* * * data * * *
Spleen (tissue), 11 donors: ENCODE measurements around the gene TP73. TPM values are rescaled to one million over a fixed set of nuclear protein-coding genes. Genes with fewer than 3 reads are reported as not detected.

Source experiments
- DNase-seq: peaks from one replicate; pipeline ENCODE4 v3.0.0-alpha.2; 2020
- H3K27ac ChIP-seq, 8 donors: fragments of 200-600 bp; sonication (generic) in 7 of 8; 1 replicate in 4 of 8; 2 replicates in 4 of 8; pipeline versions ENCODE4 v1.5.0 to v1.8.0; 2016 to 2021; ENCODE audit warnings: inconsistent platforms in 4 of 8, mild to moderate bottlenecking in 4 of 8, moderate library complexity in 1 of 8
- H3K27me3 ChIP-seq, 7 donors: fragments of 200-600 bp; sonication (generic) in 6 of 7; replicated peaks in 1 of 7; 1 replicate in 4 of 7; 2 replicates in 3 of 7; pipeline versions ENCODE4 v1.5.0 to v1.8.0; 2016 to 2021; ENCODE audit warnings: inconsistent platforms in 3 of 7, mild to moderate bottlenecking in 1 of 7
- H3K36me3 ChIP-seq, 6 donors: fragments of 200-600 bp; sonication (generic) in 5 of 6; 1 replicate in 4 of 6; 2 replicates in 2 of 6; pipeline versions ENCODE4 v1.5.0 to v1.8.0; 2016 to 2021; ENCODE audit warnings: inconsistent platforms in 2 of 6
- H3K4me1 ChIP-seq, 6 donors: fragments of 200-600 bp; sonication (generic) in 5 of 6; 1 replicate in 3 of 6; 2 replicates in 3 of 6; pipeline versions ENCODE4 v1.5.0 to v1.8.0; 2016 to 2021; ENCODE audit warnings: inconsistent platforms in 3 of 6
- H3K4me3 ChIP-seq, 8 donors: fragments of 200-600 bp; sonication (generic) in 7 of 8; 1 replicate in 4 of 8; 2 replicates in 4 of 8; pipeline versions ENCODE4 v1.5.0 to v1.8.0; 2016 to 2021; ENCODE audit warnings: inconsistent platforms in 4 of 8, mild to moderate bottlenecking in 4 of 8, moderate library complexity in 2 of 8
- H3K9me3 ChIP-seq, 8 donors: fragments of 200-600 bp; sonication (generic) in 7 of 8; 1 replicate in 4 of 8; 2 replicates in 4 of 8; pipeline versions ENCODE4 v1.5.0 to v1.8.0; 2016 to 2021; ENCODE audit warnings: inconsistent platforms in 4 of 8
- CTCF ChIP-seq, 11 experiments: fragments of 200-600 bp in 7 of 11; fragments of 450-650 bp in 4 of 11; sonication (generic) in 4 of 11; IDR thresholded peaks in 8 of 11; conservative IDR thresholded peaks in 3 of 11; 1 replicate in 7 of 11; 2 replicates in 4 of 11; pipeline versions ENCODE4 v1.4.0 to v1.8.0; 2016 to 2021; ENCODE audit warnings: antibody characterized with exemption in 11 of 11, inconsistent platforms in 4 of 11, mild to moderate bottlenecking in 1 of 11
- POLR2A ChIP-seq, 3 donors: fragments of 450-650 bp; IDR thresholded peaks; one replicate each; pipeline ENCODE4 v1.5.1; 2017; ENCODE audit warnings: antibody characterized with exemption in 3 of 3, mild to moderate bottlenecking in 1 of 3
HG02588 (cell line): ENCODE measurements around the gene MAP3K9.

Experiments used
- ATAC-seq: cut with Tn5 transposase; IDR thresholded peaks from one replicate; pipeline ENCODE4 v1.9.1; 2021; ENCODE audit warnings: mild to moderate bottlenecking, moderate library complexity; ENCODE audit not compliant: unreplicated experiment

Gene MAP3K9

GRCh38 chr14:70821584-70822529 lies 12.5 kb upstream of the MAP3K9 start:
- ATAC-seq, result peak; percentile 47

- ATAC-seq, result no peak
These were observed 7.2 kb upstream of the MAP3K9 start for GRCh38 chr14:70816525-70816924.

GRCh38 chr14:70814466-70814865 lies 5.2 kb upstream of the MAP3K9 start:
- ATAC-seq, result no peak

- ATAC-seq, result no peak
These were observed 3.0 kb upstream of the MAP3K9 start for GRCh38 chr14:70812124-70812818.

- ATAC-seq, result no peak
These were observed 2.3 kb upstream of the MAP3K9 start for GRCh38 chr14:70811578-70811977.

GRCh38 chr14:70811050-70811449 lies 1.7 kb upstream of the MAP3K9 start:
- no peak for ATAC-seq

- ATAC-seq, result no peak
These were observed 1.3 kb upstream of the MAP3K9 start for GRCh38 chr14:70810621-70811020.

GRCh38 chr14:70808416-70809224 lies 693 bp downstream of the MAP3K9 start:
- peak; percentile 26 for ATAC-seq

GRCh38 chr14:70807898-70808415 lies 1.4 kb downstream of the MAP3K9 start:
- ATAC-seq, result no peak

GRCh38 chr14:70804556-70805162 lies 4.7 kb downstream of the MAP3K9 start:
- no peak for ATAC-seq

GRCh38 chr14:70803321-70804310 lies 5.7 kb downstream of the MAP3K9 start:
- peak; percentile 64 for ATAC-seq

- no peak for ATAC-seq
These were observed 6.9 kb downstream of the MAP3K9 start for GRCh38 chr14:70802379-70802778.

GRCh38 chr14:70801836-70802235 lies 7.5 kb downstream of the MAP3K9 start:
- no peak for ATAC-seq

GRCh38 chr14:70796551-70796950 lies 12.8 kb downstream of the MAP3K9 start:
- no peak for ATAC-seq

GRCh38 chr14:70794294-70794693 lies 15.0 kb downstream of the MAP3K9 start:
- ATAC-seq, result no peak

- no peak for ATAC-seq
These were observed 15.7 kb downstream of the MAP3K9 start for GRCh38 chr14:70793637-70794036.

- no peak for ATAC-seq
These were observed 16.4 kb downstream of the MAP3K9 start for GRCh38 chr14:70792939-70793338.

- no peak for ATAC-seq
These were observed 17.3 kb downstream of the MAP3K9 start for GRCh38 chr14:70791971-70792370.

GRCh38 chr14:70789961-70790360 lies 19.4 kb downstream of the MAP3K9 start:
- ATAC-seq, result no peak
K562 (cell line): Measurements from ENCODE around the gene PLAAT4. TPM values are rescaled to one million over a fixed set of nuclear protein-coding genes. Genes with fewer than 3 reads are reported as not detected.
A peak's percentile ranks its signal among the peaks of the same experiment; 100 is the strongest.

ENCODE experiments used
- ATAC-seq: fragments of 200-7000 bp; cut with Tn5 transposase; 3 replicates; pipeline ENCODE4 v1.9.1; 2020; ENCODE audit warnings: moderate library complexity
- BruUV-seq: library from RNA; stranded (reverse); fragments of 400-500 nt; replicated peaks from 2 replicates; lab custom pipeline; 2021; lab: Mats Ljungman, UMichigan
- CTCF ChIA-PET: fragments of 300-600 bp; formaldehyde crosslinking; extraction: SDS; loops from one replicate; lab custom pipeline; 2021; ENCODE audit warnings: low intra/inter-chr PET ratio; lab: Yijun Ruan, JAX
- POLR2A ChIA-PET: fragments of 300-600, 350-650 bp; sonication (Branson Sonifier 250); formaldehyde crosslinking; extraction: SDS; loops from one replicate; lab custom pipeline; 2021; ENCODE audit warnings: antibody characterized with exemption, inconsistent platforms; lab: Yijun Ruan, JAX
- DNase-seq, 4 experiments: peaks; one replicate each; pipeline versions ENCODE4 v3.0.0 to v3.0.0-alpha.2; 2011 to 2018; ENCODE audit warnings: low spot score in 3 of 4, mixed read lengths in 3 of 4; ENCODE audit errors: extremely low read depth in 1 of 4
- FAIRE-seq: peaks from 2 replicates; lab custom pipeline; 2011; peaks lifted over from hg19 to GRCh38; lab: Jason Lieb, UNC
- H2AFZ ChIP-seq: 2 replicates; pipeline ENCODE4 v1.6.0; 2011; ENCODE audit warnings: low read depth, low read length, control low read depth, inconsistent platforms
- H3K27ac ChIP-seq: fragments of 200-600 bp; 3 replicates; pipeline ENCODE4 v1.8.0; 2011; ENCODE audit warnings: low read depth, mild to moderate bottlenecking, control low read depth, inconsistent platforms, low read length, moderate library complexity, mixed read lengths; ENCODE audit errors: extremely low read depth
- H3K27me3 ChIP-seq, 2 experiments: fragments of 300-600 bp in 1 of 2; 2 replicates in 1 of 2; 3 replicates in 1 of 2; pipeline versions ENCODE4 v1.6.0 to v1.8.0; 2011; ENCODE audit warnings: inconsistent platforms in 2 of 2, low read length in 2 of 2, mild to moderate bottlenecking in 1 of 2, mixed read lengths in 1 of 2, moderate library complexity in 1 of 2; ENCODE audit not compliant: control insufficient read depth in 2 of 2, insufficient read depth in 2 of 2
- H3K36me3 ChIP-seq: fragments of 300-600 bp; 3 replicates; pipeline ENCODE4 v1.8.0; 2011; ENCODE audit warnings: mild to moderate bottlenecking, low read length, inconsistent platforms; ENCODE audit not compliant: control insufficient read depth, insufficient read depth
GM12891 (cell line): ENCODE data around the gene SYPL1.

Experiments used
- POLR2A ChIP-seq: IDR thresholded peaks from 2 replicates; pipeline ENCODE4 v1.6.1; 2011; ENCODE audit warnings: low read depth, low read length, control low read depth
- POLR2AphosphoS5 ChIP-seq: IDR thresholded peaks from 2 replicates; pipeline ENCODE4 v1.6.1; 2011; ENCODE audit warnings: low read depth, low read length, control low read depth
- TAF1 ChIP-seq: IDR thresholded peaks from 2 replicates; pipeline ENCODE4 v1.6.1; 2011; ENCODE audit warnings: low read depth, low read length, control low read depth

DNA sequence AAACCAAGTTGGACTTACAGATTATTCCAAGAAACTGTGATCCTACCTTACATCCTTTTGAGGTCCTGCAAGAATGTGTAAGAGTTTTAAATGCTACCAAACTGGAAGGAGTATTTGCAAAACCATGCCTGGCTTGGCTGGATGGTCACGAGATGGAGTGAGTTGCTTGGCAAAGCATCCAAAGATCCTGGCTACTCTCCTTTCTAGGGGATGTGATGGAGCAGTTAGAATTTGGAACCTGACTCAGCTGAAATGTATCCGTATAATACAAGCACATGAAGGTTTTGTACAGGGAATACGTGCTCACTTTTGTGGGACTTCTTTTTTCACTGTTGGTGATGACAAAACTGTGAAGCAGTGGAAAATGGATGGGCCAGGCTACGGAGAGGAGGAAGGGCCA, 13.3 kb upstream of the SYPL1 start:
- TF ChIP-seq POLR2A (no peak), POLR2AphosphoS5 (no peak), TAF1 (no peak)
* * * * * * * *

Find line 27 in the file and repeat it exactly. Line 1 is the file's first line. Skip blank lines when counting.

- no peak for ATAC-seq